I recently completed a one-month personal experiment where I avoided forms of entertainment that were created after 1945—that benchmark year when our nervous, frenetic world was born in a mushroom cloud. I came up with the idea after reading a 1950s essay by E.B. White (Stuart Little) decrying modern media and entertainment. (Ironically, Sid Vicious of The Sex Pistols had just been born.)
Abandoning Rock & Roll, I embraced Classical music, both Western and Indian. (Pandit Shivkumar Sharma’s The Valley Recalls was mygo-to Indian classical piece.) I watched little TV, reading books instead. I dusted off my copy of The Complete Sherlock Holmes and rooted for Holmes and Watson as they battled the villainous Dr. Moriarty in 1890s London. Speaking of villains, I sat on the edge of my easy chair as Dr. Petrie and Nayland Smith matched wits against Dr. Fu-Manchu. Fu-Manchu! There’s an evil genius to haunt your dreams. I also sailed on a schooner to Treasure Island with young Jim Hawley and Long John Silver in search of buried pirate treasure. Shiver me timbers, indeed!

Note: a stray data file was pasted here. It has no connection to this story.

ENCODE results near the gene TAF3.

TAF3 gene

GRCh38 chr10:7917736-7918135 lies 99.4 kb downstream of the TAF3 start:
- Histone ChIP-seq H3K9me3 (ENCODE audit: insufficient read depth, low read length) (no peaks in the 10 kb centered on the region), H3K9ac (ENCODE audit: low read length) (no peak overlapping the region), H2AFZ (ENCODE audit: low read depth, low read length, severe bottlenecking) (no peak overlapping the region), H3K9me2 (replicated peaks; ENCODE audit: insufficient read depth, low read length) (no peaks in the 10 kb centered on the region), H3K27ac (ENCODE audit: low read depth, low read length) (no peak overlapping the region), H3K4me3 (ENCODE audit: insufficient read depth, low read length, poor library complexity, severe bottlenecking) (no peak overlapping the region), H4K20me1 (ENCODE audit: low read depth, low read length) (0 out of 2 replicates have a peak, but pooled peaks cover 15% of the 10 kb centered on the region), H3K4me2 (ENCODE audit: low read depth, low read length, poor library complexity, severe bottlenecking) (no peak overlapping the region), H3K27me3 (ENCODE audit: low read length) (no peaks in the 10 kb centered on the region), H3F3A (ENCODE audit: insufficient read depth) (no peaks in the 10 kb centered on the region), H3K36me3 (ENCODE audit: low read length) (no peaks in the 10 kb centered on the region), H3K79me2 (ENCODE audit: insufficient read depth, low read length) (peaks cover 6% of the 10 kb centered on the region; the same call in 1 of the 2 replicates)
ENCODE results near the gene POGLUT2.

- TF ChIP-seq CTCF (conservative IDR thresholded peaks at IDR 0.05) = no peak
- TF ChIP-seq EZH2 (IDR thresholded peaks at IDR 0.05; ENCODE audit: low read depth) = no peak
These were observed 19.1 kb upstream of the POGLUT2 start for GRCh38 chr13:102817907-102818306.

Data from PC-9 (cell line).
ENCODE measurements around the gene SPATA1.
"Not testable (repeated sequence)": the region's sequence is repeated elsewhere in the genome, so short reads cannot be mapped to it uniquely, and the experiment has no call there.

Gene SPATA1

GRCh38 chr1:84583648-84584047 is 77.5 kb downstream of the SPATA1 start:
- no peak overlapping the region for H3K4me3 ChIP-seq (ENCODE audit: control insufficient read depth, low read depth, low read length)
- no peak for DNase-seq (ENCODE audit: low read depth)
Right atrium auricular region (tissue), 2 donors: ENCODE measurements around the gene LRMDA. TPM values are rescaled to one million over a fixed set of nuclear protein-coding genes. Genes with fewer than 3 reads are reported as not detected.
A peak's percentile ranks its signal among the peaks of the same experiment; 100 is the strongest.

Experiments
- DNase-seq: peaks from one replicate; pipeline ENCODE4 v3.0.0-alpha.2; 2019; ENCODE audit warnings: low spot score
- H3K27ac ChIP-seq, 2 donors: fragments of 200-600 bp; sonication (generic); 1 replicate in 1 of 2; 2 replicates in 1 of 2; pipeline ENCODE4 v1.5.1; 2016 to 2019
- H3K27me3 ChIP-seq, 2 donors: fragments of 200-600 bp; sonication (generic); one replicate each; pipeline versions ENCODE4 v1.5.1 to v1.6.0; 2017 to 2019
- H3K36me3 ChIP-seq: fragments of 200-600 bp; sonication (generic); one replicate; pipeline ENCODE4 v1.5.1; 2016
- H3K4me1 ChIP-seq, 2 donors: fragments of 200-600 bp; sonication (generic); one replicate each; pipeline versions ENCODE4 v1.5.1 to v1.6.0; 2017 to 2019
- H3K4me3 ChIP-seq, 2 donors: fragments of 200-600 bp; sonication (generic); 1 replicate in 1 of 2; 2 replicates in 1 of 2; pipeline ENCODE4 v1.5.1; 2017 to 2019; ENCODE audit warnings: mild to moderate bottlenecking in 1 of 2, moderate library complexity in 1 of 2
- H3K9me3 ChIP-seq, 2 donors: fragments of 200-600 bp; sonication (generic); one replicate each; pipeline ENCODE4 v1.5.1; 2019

I cheated a little. I watched some Dodgers games, turning off the TV during commercials, and I listened to Friday Night Blues on Big Bear’s radio station, KBHR. DJ Rick tells good stories and a little bit of Blues never hurt anyone.
Result: I felt more relaxed during my pre-atomic month; I went to bed in a calm state of mind and slept well. Also, I had more patience with tedious activities, like yoga. Normally I hate doing yoga, but it at least it became more tolerable. Did I have more energy? I didn’t notice, but when the month ended, I listened to Social Distortion’s hard-rocking White Light, White Heat, White Trash and when the last track came to a crashing finale, I felt exhausted. Conclusion: Rock music doesn’t give energy, but rather drains it. Have a calm week, everyone, secure in the knowledge that the fiendish Dr. Fu-Manchu is finally vanquished forever. (Though The Bomb lives on.)